Any exporter can draft a declaration origin if the value of the originating products in the export consignment does not exceed 6 000 euros. In such cases, the declaration of origin must bear the original signature of the exporter.


You can request Customs to revise the customs clearance decision so that the full duty (so-called third country duty) already levied is changed into a preferential duty. The change will also affect the amount of VAT levied.


You can request preferential treatment on the customs declaration as well as a specific time limit for presenting the proof of origin after the import. Note that a guarantee will also be reserved.


You can request preferential treatment in the customs declaration. You should provide the preferential treatment codes in the goods item details of the declaration, and the code of the origin document as an additional document.

  • Code list CL603 Preferential treatment
  • Code list CL013G Additional document – goods item level 

You can check the preferential origin of goods in the commodity code service Fintaric

If you are lodging a declaration for a simplified declaration procedure, you should provide a customs treatment code (code list 0017) instead of the preferential treatment code, and the customs system (code list 0127). A simplified declaration procedure is, for example, a customs declaration made by entry in the declarant’s records (EIDR).


The EU has customs union agreements with Turkey, San Marino and Andorra.

Imports from Turkey

1.    Imports of industrial products from Turkey to the Union are, as a rule, duty-free trade within the customs union. The relief from customs duty can be obtained provided that 

  • the goods have been in free circulation in Turkey before being exported to the Union
  • the importer presents to Customs an A.TR. movement certificate obtained from the exporter.

The following details must be provided in the import declaration: 
Declaration type IM
Customs procedure code 40XX
Additional procedure code F16
Preferential treatment code 400
Goods item additional document (A.TR. movement certificate) type N018 and description “ATR”

2.    The origin rules of the free trade agreement between Turkey and the Union are applied to basic agricultural products classified under HS chapters 1–24, as well as coal and steel products (ECSC). To obtain preferential treatment for these products when importing them to the EU, you must provide proof of their origin using an EUR.1 movement certificate or an invoice declaration.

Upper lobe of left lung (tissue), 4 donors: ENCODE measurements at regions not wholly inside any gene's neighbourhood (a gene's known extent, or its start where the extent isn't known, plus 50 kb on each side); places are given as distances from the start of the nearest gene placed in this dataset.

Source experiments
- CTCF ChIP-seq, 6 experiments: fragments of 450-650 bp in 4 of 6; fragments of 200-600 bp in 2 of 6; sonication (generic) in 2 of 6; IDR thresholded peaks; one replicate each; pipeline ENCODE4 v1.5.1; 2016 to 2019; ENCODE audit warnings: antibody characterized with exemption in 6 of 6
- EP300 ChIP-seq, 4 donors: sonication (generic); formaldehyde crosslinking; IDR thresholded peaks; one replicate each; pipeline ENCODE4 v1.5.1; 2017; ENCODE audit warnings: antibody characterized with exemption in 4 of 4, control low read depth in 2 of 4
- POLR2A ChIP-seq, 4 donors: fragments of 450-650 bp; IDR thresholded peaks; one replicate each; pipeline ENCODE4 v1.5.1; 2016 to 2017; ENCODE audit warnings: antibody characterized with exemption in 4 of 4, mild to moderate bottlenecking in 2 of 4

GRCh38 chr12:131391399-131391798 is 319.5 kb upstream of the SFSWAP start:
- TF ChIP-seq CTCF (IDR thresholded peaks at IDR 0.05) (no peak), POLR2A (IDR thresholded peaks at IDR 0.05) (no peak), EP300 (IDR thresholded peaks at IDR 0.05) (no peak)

Details to be provided in the import declaration:
Declaration type IM
Customs procedure code 40xx
Preferential treatment code 300

3.    Products that do not meet the requirements in the customs union agreement or the requirements for originating products in the free trade agreement will be subject to the general customs duty rate. 

Details to be provided in the import declaration:
Declaration type IM
Customs procedure code 40xx
Preferential treatment code 100

Imports from San Marino

1.    In the trade between San Marino and the Union, goods are granted exemption from customs duty based on the customs union agreement without proof of origin. The goods are exempted from duty provided that they are either
a) produced or manufactured in San Marino or in the EU territory, or
b) produced or manufactured elsewhere, but cleared for free circulation in San Marino or the EU territory.

The following details must be provided in the import declaration: 
Declaration type IM 
Customs procedure code 40XX
Additional procedure code F16
Preferential treatment code 400 

2.    Goods not covered by the customs union agreement are subject to the general duty rate.

The following details must be provided in the import declaration: 
Declaration type IM
Customs procedure code 40XX 
Preferential treatment code 100 

Imports from Andorra

Preferential treatment for goods imported from Andorra to the EU is obtained based on either the customs union agreement or the free trade agreement.

1. Goods belonging to HS chapters 25–97 will be exempted from customs duty based on the customs union agreement between Andorra and the Union. No proof of origin is required. 

The following details must be provided in the import declaration:
Declaration type IM
Customs procedure code 40XX
Additional procedure code F16                                                                                           Preferential treatment code 400 

2. Agricultural products belonging to HS chapters 1–24 will be exempted from customs duty based on the origin rules of the free trade agreement. The products must be accompanied by proof of their preferential origin in the form of either an EUR.1 movement certificate or an invoice declaration.

The following details must be provided in the import declaration: 
Declaration type IM 
Customs procedure code 40XX
Preferential treatment code 300 

3. Products that do not meet the requirements laid down in the customs union agreement (HS chapters 25–97) or the free trade agreement (HS chapters 1–24) will be subject to the general customs duty rate. 

The following details must be provided in the import declaration:
Declaration type IM
Customs procedure code 40XX 
Preferential treatment code 100 


The origin declared for the product in the proof of origin can be checked afterwards in the country where the proof of origin was issued. If the origin of the goods declared upon import and proven with a proof of origin is proven false in a post-clearance audit, full customs duties must be paid for the product with post-clearance. It can also be checked if the authority who endorsed the certificate of origin has had the competence to do so. The authenticity of the certificate of origin can also be examined (fake certificates).


When importing products from third countries, in certain situations a so-called general certificate of origin must be presented (non-preferential origin). Such certificates are generally issued by chambers of commerce in different countries. Preferential treatment is never granted based on a general certificate of origin, unless there are separate provisions on it concerning certain special products.